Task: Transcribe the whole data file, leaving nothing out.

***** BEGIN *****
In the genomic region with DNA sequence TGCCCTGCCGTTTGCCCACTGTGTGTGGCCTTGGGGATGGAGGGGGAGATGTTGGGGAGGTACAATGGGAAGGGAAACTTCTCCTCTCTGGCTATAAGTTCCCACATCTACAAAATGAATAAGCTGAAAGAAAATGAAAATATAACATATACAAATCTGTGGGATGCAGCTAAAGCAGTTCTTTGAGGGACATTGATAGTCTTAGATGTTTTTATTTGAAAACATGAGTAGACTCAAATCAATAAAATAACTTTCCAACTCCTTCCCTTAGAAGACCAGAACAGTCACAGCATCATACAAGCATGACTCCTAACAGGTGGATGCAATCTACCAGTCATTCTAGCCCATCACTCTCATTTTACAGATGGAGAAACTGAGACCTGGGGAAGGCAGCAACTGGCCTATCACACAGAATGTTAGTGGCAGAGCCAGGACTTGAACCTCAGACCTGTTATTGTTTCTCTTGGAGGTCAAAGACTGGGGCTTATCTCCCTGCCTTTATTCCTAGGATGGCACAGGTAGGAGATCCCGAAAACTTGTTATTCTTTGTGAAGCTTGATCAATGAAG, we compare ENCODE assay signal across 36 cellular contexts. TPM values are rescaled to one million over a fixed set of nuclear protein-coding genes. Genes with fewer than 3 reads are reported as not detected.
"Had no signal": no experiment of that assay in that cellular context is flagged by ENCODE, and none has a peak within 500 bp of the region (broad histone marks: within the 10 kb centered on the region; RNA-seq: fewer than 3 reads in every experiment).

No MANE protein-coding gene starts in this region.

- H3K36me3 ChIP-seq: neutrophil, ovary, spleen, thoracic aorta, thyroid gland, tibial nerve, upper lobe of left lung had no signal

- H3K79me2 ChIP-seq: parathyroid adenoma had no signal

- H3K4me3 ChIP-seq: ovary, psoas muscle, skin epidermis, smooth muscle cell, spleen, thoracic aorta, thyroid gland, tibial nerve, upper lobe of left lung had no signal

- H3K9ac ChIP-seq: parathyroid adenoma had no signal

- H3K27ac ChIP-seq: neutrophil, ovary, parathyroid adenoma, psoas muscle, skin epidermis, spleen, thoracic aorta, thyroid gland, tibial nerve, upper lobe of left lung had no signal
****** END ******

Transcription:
In the genomic region with DNA sequence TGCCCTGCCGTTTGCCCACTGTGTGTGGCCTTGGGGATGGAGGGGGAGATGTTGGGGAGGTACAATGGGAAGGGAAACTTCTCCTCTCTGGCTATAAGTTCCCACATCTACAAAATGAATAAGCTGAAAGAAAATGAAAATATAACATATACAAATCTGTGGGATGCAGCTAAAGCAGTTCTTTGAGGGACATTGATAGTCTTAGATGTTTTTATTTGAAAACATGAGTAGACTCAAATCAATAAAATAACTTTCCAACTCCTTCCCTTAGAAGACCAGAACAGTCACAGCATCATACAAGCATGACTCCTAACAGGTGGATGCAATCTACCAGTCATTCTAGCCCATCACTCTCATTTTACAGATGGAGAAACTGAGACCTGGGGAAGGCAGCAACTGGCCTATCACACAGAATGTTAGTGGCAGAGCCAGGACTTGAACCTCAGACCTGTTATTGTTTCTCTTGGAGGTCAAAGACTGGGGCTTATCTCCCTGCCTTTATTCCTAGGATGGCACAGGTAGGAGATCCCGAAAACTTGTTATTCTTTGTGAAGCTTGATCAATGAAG, we compare ENCODE assay signal across 36 cellular contexts. TPM values are rescaled to one million over a fixed set of nuclear protein-coding genes. Genes with fewer than 3 reads are reported as not detected.
"Had no signal": no experiment of that assay in that cellular context is flagged by ENCODE, and none has a peak within 500 bp of the region (broad histone marks: within the 10 kb centered on the region; RNA-seq: fewer than 3 reads in every experiment).

No MANE protein-coding gene starts in this region.

- H3K36me3 ChIP-seq: neutrophil, ovary, spleen, thoracic aorta, thyroid gland, tibial nerve, upper lobe of left lung had no signal

- H3K79me2 ChIP-seq: parathyroid adenoma had no signal

- H3K4me3 ChIP-seq: ovary, psoas muscle, skin epidermis, smooth muscle cell, spleen, thoracic aorta, thyroid gland, tibial nerve, upper lobe of left lung had no signal

- H3K9ac ChIP-seq: parathyroid adenoma had no signal

- H3K27ac ChIP-seq: neutrophil, ovary, parathyroid adenoma, psoas muscle, skin epidermis, spleen, thoracic aorta, thyroid gland, tibial nerve, upper lobe of left lung had no signal